- In late spring, d’Estaing of France invited the heads of government from West Germany, Italy, Japan, the United Kingdom, and the United States to a summit in Château de Rambouillet; the annual meeting of the six leaders was organized under a rotating presidency, forming the Group of Six (G6).
- The Group of Six (G6), consisting of leading industrial countries, met in 1975 for the first time to discuss the huge economic problems such as oil shock and the collapse of the Bretton Woods fixed exchange rate system faced by the world in the 1970s.
- Canada joined the G6 group in 1976, which henceforth became Group of Seven (G7).
- Beyond discussing the economic problems, G7 started to show interests in foreign and security policy issues in the 1980s.
- The role of Russia:
- Following 1994’s G7 summit in Naples, Russian officials held separate meetings with leaders of the G7 after the group’s summits.
- This informal arrangement was dubbed the Political 8 (P8) – or, colloquially, the G7+1.
- At the invitation of Prime Minister of the United Kingdom Tony Blair and President of the United States Bill Clinton, Russian President Boris Yeltsin was invited first as a guest observer, later as a full participant.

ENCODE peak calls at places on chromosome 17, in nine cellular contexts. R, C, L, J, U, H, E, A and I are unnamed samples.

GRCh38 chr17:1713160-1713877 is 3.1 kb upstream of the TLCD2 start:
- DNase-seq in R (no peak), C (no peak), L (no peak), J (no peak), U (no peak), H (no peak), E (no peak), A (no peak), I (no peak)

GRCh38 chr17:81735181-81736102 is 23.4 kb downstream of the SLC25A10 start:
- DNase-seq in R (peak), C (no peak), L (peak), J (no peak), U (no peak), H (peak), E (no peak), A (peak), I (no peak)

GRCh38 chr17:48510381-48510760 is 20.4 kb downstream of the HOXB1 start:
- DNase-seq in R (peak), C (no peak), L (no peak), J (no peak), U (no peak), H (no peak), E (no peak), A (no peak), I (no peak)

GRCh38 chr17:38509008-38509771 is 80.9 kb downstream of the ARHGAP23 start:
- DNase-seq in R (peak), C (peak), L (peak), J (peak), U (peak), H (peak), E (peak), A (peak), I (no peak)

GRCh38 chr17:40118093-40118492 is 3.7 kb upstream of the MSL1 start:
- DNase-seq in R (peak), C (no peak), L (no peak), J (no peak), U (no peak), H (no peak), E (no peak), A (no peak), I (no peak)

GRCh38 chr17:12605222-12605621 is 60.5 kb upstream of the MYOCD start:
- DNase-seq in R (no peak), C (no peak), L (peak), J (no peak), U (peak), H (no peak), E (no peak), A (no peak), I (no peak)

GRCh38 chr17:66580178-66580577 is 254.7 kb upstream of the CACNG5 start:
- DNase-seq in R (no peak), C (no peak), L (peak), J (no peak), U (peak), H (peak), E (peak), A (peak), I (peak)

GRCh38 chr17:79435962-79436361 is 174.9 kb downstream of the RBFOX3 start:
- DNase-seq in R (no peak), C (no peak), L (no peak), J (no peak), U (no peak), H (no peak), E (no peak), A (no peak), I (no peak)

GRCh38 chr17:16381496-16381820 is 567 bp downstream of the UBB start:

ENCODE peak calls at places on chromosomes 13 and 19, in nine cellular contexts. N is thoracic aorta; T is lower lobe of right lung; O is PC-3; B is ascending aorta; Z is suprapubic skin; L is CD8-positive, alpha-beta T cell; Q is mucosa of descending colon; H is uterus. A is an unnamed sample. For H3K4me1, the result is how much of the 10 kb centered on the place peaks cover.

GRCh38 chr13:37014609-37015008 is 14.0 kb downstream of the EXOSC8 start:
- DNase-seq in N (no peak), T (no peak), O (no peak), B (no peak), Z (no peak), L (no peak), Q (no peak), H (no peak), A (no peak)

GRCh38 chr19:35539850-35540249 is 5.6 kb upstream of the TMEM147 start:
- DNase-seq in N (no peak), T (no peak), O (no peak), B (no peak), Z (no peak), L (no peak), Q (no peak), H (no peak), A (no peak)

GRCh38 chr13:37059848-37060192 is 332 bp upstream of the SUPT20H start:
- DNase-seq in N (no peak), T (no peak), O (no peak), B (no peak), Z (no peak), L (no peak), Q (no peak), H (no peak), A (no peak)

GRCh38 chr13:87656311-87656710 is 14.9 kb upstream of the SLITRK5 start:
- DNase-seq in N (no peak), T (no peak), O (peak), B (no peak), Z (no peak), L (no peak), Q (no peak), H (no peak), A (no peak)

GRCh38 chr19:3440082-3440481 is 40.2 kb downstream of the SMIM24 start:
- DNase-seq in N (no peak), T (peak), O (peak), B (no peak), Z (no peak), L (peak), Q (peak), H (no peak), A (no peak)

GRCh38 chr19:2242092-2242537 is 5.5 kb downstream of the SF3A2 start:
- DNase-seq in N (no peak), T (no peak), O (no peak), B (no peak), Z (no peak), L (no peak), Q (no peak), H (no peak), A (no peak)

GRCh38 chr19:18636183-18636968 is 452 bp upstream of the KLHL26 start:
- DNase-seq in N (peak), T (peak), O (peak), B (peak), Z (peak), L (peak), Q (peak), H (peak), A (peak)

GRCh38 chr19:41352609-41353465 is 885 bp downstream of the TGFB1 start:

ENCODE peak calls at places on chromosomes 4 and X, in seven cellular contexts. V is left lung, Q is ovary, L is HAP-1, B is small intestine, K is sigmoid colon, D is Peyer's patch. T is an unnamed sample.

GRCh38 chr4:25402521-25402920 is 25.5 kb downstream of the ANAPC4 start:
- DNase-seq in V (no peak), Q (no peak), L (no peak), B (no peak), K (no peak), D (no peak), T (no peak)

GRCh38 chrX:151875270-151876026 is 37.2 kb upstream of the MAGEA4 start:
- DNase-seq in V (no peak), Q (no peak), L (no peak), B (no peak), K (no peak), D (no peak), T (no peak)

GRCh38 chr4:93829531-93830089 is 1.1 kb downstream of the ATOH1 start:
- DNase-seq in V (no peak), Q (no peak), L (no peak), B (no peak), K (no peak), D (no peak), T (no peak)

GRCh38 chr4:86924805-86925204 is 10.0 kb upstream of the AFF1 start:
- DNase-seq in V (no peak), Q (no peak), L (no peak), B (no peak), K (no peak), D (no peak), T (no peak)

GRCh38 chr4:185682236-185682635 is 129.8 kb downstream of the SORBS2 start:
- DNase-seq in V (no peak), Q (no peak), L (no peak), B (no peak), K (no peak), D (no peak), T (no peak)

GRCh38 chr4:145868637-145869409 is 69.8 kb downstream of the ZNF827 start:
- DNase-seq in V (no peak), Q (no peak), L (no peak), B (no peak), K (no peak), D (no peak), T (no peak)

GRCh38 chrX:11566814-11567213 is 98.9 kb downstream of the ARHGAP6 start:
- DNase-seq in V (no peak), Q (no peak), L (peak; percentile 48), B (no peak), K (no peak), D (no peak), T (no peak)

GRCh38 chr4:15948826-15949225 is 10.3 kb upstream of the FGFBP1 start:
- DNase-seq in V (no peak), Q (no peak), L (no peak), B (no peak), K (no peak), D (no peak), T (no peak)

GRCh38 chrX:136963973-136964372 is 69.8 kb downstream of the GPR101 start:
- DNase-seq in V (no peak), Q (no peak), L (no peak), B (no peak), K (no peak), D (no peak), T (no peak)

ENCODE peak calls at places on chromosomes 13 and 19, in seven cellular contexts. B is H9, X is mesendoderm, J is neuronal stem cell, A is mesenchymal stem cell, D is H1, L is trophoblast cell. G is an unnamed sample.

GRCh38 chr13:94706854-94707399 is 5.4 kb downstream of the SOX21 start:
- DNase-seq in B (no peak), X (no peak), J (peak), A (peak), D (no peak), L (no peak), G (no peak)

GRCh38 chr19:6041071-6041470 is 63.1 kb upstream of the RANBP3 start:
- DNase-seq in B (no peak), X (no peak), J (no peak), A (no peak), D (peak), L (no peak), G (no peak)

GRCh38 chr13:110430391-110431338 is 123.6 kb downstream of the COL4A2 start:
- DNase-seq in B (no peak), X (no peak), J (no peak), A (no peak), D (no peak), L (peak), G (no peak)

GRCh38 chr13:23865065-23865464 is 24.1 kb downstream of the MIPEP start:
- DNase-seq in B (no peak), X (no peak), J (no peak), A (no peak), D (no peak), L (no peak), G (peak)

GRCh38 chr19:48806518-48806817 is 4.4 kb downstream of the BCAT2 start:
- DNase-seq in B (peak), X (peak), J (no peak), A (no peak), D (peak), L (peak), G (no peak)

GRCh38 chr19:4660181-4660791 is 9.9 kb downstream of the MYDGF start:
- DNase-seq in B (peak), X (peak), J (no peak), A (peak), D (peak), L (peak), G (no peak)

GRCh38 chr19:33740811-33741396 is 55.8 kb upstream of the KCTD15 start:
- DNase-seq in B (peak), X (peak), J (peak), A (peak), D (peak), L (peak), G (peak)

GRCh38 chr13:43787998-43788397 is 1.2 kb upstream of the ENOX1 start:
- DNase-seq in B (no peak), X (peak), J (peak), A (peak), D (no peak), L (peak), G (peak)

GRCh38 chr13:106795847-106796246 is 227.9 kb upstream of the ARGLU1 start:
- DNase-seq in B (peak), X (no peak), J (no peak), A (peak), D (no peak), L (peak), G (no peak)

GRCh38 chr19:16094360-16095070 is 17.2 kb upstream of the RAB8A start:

- After the 1997 meeting, Russia was formally invited to the next meeting and formally joined the group in 1998, resulting in a new governmental political forum, the Group of Eight or G8. Despite not being a major economic power according to the International Monetary Fund (IMF).
- However, the Russia was ejected from the G8 political forum in March 2014, following its annexation of Crimea.
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Composition of the G7
The G7 is composed of the seven wealthiest advanced countries. Various reports suggest that the G7 (without the European Union) represents above 62% of the global net wealth. Including the EU the G7 represents over 70% of the global net wealth.
Group of 7 – G7 Summit Participation:
- Summits are held annually and hosted on a rotation basis by the group’s members.
- The leaders of important international organizations like the European Union, IMF, World Bank and the United Nations are also invited.
- The groundwork for the summit, including matters to be discussed and follow-up meetings, is done by the “sherpas”, who are generally personal representatives of the Heads of State and of Government of the G7 countries such as ambassadors.
- Why China is not a member of the G7?